In Benito Mussolini’s What is Fascism, the dictator attempts to define Fascism by casting it against what he sees as changing world politics. He describes Fascism to be the new man’s type of government, a drastic shift away from the 19th and 20th century’s swing towards liberalism and democracy. He breaks Fascism also from the supreme left of Marxism. He goes on to describe Fascism as a fast, warmongering – along with an exceedingly nationalistic core – belief system.
Overall, Mussolini’s message comes across very similar to his Italian acquaintance, F.T. Marinetti’s Futurist Manifesto in its aggressive warmongering and nationalistic message. Mussolini immediately describes the “manly” Fascist ideal of war as a perpetual means not to an end but instead to as an integral part of a political institution. In historical perspective, this idea of the Fascist war as a necessary part of Mussolini’s new direction for Italy is another sharp change from Italy’s previous policies. Prior to the war in Europe, Italy had been unable to show any regional dominance or evidence of successful imperialism. Mussolini, in his concluding remarks of his work, discusses this idea of expansion. His attempts to suppress the Libyan revolts and take Ethiopia were both examples of his attempts for regional hegemony in Africa. While it was obviously followed by World War II, these early imperialist tendencies set the example for which he argues so clearly argues for.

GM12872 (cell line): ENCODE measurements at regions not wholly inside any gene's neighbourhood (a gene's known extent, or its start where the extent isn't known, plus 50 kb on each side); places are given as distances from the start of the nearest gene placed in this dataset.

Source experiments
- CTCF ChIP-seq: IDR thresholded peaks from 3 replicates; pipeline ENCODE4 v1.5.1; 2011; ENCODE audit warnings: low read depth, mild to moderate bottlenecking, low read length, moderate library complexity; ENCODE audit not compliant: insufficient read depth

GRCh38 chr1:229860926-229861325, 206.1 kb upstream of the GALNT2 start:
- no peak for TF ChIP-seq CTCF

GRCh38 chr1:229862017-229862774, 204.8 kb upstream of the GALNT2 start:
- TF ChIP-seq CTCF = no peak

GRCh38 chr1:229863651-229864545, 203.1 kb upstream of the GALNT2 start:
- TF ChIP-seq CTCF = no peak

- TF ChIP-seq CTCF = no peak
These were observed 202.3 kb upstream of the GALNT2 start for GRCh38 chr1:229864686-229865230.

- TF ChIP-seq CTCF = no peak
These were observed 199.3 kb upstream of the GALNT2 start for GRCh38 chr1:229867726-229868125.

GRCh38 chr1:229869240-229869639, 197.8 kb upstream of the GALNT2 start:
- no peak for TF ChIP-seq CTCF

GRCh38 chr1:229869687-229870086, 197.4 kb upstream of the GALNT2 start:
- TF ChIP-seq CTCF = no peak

Overall his work describes a strict clamp down on individual freedoms and a severely increased importance of the state and its needs. The warmongering part, similar to the Futurist ideal is only one facet of the Fascist ideology used to increase Italian power. This drastic shift from the rest of Western Europe towards an idea of “perpetual peace” with a league of nations calls into question the Italian motivation to become so radical. The idea of Fascism as a change away from the left and the right calls into question the deeper social cultural situation of Italy at the time for both the genesis and peoples’ rallying around this system.